Last week, the U.S. Treasury’s Department of Foreign Asset Control (OFAC) targeted two bitcoin addresses, and announced that the wallets associated with Iranian citizens, Ali Khorashadizadeh and Mohammad Ghorbaniyan, had been added to The list of sanctions of the specially designated nationals.
The penalties, which are the first of its kind, are part of a wider movement to track and restrict movements in the digital space that involve money laundering and cybercrime.
In addition, the OFAC noted that the agency would be investigating the exchanges that facilitated the transactions of these individuals:
“We are publishing addresses on the digital currency to identify the illicit actors operating in their space. The Treasury will aggressively pursue Iran and other dishonest regimes attempting to exploit the digital currencies and weaknesses of cyber and ALA/CFT safeguards to promote their nefarious objectives.
The cause of the sanctions, according to the OFAC, was that Khorashadizadeh and Ghorbaniyan were involved in malicious attacks of the ransomeware SamSam.
In addition to the sanctions imposed on Khorashadizadeh and Ghorbaniyan, it is pointed out that two others, Faramarz Shahi Savandi and Mohammad Mehdi Shah Mansouri were officially indicted for a charge of conspiracy to commit cable fraud, a charge of conspiracy to Committing computer-related fraud and other charges that accuse them of intentionally damaging protected computers and illegally transmitting claims related to protected computers.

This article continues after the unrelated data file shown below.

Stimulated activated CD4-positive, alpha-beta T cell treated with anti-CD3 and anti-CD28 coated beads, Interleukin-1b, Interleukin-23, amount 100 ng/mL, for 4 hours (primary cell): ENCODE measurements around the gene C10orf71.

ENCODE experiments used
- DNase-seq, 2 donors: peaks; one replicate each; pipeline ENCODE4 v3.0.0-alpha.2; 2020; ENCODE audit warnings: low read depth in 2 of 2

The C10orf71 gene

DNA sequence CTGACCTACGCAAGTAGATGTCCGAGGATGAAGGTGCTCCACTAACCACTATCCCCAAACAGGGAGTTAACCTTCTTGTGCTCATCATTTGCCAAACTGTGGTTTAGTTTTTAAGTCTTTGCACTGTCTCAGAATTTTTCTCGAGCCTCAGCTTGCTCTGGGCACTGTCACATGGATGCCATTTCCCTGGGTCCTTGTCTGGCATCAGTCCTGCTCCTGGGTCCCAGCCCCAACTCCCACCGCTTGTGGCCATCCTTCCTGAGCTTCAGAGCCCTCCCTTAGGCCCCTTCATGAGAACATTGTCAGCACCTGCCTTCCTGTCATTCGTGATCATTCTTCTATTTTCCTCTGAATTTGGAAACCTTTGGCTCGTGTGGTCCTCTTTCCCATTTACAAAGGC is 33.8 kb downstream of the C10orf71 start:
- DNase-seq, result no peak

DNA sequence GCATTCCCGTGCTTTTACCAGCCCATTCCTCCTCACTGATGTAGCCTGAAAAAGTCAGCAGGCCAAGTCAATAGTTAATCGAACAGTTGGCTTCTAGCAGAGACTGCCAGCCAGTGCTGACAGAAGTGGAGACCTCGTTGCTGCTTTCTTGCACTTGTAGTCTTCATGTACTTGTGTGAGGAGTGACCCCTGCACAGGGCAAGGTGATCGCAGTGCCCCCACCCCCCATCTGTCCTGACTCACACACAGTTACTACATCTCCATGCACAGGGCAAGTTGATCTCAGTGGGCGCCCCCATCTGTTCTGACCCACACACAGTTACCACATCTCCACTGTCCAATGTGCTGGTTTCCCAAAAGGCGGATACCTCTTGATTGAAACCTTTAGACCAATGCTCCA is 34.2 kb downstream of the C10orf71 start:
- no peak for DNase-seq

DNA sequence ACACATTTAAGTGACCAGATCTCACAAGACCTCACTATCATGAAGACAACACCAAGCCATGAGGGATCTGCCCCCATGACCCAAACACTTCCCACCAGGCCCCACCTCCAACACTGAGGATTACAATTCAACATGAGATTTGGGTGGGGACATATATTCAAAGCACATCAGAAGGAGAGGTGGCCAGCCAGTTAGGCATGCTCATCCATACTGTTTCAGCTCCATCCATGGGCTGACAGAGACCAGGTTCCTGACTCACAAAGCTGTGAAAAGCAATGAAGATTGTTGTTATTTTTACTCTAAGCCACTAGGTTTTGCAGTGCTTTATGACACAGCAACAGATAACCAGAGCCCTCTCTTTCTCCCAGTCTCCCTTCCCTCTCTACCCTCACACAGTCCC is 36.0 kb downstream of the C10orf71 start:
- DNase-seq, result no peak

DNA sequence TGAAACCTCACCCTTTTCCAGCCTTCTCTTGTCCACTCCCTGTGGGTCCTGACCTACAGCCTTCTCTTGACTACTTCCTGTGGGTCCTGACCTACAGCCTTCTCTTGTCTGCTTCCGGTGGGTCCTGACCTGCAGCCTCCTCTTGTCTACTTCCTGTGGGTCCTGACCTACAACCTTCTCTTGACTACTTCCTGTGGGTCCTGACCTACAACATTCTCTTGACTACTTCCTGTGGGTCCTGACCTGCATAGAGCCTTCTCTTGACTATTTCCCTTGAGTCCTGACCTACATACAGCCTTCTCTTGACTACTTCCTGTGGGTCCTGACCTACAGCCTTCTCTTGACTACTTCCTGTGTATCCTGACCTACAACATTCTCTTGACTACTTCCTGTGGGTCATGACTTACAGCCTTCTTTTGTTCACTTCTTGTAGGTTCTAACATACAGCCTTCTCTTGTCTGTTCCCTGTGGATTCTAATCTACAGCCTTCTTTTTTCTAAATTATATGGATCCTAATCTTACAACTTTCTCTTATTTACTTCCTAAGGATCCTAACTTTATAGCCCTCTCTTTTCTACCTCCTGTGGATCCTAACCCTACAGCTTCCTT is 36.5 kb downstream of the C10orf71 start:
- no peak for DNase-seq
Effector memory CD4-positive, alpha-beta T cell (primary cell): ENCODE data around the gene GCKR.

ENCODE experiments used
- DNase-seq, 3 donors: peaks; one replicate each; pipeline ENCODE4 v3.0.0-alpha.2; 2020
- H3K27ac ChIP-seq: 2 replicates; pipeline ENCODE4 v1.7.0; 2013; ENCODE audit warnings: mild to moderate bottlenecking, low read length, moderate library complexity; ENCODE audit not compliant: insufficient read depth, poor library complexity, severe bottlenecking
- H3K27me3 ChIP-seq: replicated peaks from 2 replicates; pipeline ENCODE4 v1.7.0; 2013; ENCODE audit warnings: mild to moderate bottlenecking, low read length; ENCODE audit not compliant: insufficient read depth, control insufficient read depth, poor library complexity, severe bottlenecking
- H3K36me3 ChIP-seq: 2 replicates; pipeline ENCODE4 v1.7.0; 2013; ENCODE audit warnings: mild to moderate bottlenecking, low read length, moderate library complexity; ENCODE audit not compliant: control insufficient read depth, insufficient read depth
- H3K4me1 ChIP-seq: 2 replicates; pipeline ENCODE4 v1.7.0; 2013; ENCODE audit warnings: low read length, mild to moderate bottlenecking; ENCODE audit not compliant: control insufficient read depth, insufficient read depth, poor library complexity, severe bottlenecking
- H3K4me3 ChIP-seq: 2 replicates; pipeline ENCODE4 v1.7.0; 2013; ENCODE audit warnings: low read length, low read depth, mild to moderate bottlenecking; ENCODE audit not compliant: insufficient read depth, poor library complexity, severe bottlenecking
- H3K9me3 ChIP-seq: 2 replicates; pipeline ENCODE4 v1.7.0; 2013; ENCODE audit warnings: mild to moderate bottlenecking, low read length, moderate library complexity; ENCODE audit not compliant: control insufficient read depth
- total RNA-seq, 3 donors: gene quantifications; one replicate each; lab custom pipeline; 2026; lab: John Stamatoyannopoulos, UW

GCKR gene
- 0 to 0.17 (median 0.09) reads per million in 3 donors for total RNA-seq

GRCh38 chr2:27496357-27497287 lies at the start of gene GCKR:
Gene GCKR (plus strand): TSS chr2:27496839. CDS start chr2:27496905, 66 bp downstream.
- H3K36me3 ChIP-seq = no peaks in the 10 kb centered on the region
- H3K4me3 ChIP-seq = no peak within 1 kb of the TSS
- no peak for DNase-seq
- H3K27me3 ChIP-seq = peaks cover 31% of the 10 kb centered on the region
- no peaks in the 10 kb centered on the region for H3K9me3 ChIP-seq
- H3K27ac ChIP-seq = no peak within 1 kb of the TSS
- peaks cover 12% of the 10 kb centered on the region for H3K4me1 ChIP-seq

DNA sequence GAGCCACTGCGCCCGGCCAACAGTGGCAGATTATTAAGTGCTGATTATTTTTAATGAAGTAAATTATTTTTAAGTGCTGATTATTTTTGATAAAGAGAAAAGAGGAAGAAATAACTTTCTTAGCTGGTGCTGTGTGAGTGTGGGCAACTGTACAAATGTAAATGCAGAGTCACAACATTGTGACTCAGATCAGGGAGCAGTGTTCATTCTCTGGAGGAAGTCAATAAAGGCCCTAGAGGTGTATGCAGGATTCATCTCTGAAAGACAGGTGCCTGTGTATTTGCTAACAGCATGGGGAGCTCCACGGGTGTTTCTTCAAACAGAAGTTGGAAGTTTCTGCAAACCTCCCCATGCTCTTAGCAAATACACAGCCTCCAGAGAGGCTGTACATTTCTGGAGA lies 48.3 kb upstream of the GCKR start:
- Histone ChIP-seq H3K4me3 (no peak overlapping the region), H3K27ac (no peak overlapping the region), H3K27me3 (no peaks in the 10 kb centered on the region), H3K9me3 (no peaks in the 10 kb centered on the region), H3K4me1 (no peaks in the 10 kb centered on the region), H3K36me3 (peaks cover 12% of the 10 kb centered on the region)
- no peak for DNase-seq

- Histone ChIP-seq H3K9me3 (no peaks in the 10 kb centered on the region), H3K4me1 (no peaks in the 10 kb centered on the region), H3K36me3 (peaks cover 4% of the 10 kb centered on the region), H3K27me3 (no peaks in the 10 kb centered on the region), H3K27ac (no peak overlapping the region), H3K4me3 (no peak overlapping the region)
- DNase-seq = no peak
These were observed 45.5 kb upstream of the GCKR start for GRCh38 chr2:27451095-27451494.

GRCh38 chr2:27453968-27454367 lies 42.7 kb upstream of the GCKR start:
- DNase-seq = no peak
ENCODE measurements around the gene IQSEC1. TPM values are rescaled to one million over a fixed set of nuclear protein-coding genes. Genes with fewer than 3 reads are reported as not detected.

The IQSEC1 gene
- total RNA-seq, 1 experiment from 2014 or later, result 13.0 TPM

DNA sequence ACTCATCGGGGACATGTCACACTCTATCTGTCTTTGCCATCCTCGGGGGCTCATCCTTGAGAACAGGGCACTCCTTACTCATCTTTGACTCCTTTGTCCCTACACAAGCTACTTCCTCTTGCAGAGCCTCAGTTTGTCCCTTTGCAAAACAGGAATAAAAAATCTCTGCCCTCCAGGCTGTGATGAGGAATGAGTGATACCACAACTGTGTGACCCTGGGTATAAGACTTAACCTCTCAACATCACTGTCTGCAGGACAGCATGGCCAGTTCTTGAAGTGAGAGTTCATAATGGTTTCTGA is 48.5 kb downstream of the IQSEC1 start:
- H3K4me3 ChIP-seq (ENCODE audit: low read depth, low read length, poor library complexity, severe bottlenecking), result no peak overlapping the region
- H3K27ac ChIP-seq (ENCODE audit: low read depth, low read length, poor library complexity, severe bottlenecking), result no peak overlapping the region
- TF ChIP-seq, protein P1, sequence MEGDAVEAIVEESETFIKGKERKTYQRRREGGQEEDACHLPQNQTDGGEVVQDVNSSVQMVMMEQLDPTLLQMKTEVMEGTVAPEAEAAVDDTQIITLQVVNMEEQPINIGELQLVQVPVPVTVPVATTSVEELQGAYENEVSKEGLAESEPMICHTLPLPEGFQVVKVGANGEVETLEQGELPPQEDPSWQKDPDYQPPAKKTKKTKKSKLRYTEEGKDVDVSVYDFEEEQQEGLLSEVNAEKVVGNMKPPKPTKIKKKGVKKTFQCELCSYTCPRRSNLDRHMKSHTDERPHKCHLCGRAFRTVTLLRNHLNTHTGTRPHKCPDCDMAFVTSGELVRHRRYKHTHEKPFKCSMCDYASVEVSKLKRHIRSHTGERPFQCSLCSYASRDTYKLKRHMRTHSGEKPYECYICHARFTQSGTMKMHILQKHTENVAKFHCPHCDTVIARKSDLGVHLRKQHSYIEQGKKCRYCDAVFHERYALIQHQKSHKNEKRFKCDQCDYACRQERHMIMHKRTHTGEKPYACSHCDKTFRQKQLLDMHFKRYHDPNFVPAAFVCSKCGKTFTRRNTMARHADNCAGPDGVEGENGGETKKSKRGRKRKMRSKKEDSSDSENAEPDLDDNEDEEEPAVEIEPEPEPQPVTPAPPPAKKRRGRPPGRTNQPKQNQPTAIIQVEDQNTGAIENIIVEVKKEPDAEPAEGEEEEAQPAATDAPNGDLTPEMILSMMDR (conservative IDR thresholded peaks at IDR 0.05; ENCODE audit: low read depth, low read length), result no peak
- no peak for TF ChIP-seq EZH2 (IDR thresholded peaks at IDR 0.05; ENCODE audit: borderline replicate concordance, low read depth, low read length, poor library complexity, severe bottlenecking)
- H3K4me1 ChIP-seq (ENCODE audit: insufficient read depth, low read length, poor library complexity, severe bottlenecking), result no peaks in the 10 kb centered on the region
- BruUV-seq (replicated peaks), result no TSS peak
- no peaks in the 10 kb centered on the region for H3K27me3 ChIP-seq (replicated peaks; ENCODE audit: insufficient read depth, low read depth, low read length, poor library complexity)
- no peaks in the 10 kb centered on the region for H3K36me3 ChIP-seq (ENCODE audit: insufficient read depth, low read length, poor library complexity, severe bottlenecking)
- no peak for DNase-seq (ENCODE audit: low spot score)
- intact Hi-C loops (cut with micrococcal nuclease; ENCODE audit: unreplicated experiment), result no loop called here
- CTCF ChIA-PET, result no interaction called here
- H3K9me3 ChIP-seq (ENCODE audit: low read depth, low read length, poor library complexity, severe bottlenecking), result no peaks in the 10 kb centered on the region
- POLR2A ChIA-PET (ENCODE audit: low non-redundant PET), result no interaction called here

Ransomeware SamSam has impacted more than 200 victims to date, including hospitals, corporations, universities and government facilities.
In an interview with CoinDesk Ghorbaniyan explained:
“I did not know that SamSam’s criminal activities were associated with the Bitcoins I received from these two clients and, frankly, I am still not sure whether these two people are behind SamSam’s crimes.” He also added, “I do a standard procedure to meet your client (KYC). And there’s no reason to distrust my clients once I do that process. “
Sanctions set a new precedent
Although Khorashadizadeh and Ghorbaniyan were the subject of possible involvement in criminal activities, the United States Department of the Treasury’s decision establishes a new precedent in the Criptoesfera.
With Iran currently recovering from broader economic sanctions by the U.S. And the use of increasing bitcoin in the Middle East country, it is possible that these actions may be the first of many. And the consequences of the exchanges caught in the crossfire could be serious.
“As Iran becomes increasingly isolated and desperate to access US dollars, it is vital that virtual currency exchanges, peer Interchangers, and other digital money service providers strengthen their networks against these Illicit schemes, “explained Followl Mandelker, of the Treasury. Undersecretary of terrorism and financial intelligence.
Criptomonedas and privacy are a target of the U.S. Department of Homeland Security.
In addition to the drive to end illicit Bitcoin transactions, authorities are also looking for ways to rule in private currencies such as Nero and Zcash, according to the new pre-application.
“A key feature underlying these new blockchain platforms that is often emphasized is the ability to protect anonymity and privacy. While these characteristics are desirable, there is a compelling interest in tracking and understanding transactions and actions in blockchain of an illegal nature, “the pre-application states.
The notice suggests that the U.S. Department of Homeland Security He is considering the development of a forensic tool that will allow the agency to monitor, track and identify users of several private currencies, as Chainalysis has done with the Bitcoin blockchain.